Humans and horses have enjoyed a strong working relationship for nearly 10,000 years; a collaboration that changed food production, the transportation of people, and even how wars were fought and won. Today we look at horses in companionship, recreation and as teammates in competitive activities such as racing, dressage and showing.
Can these centuries-old interactions between humans and their horses teach us something about building robots to improve our lives? Researchers at the University of Florida say yes.
“There are no fundamental guiding principles for how to create effective working relationships between robots and humans,” said Eakta Jain, associate professor of computer and information science and engineering in UF’s Herbert Wertheim College of Engineering. “As we work to improve how humans interact with autonomous vehicles and other forms of AI, it occurred to me that we’ve done this before with horses. This relationship has existed for millennia, but has never been used to provide insights into human-robot interactions. “.
Jane, who did her doctoral work at Carnegie Mellon University’s Robotics Institute, spent a year doing fieldwork observing specific interactions between horses and humans at the UF Horse Teaching Unit in Gainesville, Florida. He will present his findings today at the ACM Conference on Human Factors in Computing Systems in Hamburg, Germany.
Like horses thousands of years ago, robots are entering our lives and workplaces as companions and teammates. They clean our floors, help educate and entertain our children, and studies show that social robots can be effective therapy tools to help improve mental and physical health. More and more robots are found in factories and warehouses that collaborate with human workers and are sometimes even called cobots.
As a member of the UF Transportation Institute, Jane led a human factors subgroup studying how humans should interact with autonomous vehicles, or AVs.
“For the first time, cars and trucks can observe nearby vehicles and maintain an appropriate distance from them, as well as monitor the driver for fatigue and attentiveness,” Jain said. “However, the horse has had these capabilities for a long time. I thought why not learn from our collaboration with horses for transportation to help solve the problem of natural interactions between humans and AVs.”
Looking to our history with animals to help shape our future with robots is not a new concept, although much of the research has been inspired by humans’ interactions with dogs. Jane and her colleagues in the College of Engineering and UF Equine Sciences are the first to bring together engineering and robotics researchers with equine experts and trainers to conduct on-site field studies with animals.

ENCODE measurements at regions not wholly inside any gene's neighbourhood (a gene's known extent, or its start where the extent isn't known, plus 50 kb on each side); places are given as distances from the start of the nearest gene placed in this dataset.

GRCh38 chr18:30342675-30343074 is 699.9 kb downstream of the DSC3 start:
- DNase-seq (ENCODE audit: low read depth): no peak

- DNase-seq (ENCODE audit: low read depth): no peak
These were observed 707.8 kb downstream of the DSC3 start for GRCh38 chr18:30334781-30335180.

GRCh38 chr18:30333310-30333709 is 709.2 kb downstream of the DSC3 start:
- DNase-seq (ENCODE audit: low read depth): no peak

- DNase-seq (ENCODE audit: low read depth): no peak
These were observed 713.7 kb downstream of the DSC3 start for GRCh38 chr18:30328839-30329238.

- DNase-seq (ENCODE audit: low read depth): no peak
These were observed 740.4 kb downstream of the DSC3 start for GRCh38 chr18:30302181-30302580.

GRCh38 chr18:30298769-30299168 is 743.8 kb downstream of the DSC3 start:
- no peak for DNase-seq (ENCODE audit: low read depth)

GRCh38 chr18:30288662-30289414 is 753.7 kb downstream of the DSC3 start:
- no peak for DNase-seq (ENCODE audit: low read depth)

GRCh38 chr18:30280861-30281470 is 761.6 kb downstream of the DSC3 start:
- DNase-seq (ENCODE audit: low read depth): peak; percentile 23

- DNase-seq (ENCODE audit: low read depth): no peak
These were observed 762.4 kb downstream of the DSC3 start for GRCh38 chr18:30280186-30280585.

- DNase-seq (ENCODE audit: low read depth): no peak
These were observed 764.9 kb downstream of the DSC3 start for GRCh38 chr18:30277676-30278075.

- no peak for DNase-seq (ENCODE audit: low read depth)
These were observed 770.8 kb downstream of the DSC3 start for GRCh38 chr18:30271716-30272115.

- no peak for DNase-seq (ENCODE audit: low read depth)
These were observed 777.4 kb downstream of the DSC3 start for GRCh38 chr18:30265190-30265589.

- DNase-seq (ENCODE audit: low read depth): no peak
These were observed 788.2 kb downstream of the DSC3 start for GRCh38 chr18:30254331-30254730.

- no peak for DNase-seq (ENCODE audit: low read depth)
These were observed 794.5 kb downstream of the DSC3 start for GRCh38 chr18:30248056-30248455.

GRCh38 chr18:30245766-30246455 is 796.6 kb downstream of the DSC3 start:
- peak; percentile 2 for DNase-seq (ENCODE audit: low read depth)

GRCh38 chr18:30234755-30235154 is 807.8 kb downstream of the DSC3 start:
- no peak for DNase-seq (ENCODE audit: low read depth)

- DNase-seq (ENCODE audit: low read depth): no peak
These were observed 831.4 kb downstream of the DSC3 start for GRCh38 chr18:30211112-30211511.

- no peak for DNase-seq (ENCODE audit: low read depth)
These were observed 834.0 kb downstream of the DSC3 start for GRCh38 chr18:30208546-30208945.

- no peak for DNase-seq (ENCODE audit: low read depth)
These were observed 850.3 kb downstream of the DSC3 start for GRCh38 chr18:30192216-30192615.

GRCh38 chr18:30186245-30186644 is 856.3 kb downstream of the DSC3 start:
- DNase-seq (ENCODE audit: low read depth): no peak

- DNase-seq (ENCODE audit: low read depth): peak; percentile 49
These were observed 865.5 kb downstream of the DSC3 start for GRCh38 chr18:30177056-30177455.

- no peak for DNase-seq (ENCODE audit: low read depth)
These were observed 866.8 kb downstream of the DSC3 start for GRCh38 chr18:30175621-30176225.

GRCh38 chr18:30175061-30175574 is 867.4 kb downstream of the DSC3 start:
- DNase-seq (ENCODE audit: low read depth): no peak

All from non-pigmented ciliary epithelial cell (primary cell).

The multidisciplinary collaboration included expertise in engineering, animal sciences and qualitative research methodologies, Jain explained. She first contacted Joel McQuag of UF’s Equine Behavior and Management Program, who oversees the UF equine training department. He hadn’t thought of this connection between horses and robots, but he gave Jane full access, and she spent months watching the lessons. He interviewed and observed equine experts, including thoroughbred trainers and dedicated horse owners. Christina Gardner-McCune, associate professor in UF’s Department of Computer and Information Science and Engineering, provided qualitative data analysis expertise.
Data collected through observations and thematic analysis resulted in findings that can be applied by human-robot interaction researchers and robot designers.
“Some of the findings are concrete and easy to visualize, while others are more abstract,” he says. “For example, we learned that a horse speaks with its body. You can see his ears showing where something caught his attention. We can create similar types of non-verbal expressions in our robots, like ears that point when tapped. the door or something visual in the car when there’s a pedestrian on that side of the street.”
A more abstract and groundbreaking discovery is the concept of respect. When a trainer first works with a horse, he looks for signs of respect from the horse for its human partner.
“We don’t usually think about respect in the context of human-robot interactions,” says Jane. “How can a robot show you respect? Can we shape the behavior a horse uses? Will it make a human more willing to work with a robot?”
Jain, who hails from New Delhi, says she grew up with robots the way people grow up with animals. His father is an engineer who made educational and industrial robots, and his mother was a computer science teacher who led her school’s robotics club.
“Robots were a topic of conversation around the dinner table,” he says, “so I was exposed to human-robot interactions early on.”
However, during her year-long study of the human-horse relationship, she learned how to ride a horse and says she hopes to one day own one.
“At first I thought I could learn by observing and talking to people,” he says. “However, it cannot be replaced. I got to experience for myself how the horse-human partnership works. From the first time I sat on a horse, I fell in love with them.”